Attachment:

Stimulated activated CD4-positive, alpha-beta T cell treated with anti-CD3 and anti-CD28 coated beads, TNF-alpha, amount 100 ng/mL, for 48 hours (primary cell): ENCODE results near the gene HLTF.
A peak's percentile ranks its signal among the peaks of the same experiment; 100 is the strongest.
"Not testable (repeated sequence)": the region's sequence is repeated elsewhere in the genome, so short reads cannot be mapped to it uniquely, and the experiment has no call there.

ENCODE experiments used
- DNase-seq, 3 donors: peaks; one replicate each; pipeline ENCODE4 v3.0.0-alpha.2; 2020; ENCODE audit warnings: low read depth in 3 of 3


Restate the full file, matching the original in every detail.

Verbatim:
Stimulated activated CD4-positive, alpha-beta T cell treated with anti-CD3 and anti-CD28 coated beads, TNF-alpha, amount 100 ng/mL, for 48 hours (primary cell): ENCODE results near the gene HLTF.
A peak's percentile ranks its signal among the peaks of the same experiment; 100 is the strongest.
"Not testable (repeated sequence)": the region's sequence is repeated elsewhere in the genome, so short reads cannot be mapped to it uniquely, and the experiment has no call there.

ENCODE experiments used
- DNase-seq, 3 donors: peaks; one replicate each; pipeline ENCODE4 v3.0.0-alpha.2; 2020; ENCODE audit warnings: low read depth in 3 of 3